The Subtle Art of Snowblowing
If you are fortunate enough to live in a home with a driveway, and fortunate enough to live in a region that gets a lot of snow, you are already familiar with the seasonal chore of snowblowing1. It is currently seven degrees Fahrenheit outside, and the weather forecast calls for five to six inches in snow today, which means that soon enough I’ll bundle up and head out to take part.
Snowblowing gives me a lot of time to think, and over the years I’ve developed a system for keeping the driveway in tip-top condition. There are a few rules, or, more likely “best practices”, to keep in mind when considering next steps while looking at a fresh blanket of snow. You must keep in mind the current and forecasted weather, your schedule and the schedule of anyone who lives with you, the state of your machinery and current preparation level, and finally the pattern you’ll walk when clearing the driveway and sidewalk. Importantly, grab your hot beverage of choice and enjoy the magical beauty of snowfall.
You’ll want to wait for the current storm to be over, don’t start snowblowing when it’s snowing unless you have no choice. Ideally there will be a nice break after the storm. The sky clears and the sun comes out. This is when the city will send out their plows to clear the roads, and it’s best if you can wait till after the plows go by to start your driveway. It’s maddening when the plow goes by your home and shoves a giant pile of slushy mess at the bottom of your freshly snowblown driveway. If you can wait till they are done, you can get it all done at once.
However, don’t wait long! Snow is normally easiest to blow when it is fresh powder. Depending on how much snow fell, and the arrangement of your driveway, you are in danger of the snow melting enough to turn to slush, which is much harder to move.
The number one most important thing to keep in mind is to clear the driveway before anyone drives on it. This is why you need to consider household scheduling. If anyone needs to leave or arrive before you get a chance to snowblow, the weight of the vehicle driving will pack the snow down tight. Once packed down like this, the snowblower will ride right over the tracks, barely scraping the top instead of pushing the snow out. Then, even if you’ve done a good job with the rest of the driveway, you’ll have two hard-packed treads of snow going across it that will (1) look bad, and (2) turn into a slipping hazard. When the sun comes out, and if your driveway gets a full day’s worth of direct sunlight, even if it’s below freezing, the sun will melt the snow just enough for it to re-freeze and turn to ice. Once this happens it is difficult to get off the driveway, and it’s likely those treads will be there for the remainder of the season.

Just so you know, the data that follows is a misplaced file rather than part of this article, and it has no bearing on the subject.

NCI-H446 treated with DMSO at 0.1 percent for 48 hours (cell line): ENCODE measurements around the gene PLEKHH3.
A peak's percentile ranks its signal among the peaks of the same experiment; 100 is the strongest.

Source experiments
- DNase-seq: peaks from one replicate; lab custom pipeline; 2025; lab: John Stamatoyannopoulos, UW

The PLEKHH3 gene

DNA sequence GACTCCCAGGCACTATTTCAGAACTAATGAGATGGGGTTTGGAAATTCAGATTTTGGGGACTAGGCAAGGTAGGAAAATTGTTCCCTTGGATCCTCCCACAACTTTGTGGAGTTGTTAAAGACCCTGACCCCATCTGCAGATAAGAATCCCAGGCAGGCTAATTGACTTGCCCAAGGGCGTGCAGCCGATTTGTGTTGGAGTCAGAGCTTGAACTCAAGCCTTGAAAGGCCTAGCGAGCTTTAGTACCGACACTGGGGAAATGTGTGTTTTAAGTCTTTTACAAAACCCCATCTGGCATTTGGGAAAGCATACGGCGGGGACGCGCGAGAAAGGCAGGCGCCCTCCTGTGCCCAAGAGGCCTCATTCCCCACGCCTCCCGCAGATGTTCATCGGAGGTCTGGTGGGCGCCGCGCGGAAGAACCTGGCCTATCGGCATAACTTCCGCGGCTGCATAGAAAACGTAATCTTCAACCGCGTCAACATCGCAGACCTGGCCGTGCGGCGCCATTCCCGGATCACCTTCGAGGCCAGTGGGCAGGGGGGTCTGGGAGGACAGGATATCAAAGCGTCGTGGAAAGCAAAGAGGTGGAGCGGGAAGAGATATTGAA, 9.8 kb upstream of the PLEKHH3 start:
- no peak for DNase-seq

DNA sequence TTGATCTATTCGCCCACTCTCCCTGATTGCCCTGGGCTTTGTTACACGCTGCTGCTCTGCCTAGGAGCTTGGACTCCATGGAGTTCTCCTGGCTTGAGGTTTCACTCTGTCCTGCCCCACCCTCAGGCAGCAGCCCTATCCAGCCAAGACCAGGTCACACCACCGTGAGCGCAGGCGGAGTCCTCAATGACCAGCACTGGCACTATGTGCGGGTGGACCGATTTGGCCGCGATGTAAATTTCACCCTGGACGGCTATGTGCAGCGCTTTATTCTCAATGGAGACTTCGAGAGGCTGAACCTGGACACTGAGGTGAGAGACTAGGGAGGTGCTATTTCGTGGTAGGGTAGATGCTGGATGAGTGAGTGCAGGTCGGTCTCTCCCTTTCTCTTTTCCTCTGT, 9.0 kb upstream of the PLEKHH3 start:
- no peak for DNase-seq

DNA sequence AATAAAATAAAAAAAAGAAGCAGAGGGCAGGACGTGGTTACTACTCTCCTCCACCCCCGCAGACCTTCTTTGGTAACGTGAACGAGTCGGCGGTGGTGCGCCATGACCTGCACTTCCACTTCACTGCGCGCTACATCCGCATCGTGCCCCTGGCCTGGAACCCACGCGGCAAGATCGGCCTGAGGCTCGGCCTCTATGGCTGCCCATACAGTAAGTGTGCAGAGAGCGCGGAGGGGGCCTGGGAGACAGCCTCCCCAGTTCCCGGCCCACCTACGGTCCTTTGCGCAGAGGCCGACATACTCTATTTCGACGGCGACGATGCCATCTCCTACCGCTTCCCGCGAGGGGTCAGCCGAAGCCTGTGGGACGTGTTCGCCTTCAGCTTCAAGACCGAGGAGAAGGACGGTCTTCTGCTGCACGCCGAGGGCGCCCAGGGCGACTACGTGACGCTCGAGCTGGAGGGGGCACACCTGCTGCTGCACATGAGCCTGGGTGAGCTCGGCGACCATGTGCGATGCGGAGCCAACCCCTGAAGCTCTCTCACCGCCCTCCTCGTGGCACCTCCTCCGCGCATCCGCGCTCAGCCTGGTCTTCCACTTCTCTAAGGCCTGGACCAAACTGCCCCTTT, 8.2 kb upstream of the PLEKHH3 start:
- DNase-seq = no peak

When the time is right to head outside, you’ll learn quickly if you are properly prepared. Snowblowing is cold work, start with the right clothes. I’ve found that wearing a base layer of cold-weather gear helps tremendously, as does choosing the right pants. I try to avoid jeans unless they are flannel-lined, and normally go with a pair of hiking pants from Eddie Bower. These pants provide a layer of protection from the snow melting in, dry quickly, and when paired with the base-layer gear are warm enough. I wear a base layer shirt, a t-shirt, and a flannel, and then an Eddie Bower puffy jacket. I top it off with a North Face winter hat, and a pair of insulated leather work gloves. Of all my cold weather gear, I’m currently most unhappy with the gloves, my fingers tend to start freezing after a half-hour or so outside, so I’ll need to replace them with something better soon. Finally, wear thick wool socks if you have them, and good boots. Sneakers will work in a pinch, but I’d double-up on the socks, otherwise your toes will get very cold very quickly.
Next, hopefully you’ve read the weather and have started up your snowblower once this season, checked the oil, and made sure you’ve got a full tank along with a spare gallon of gas or two. If you start to snowblow the driveway and run out of gas, or, worse, if you have a bad snowblower that won’t start, all the other preparation and scheduling you’ve done won’t matter. Like a Scout, be prepared.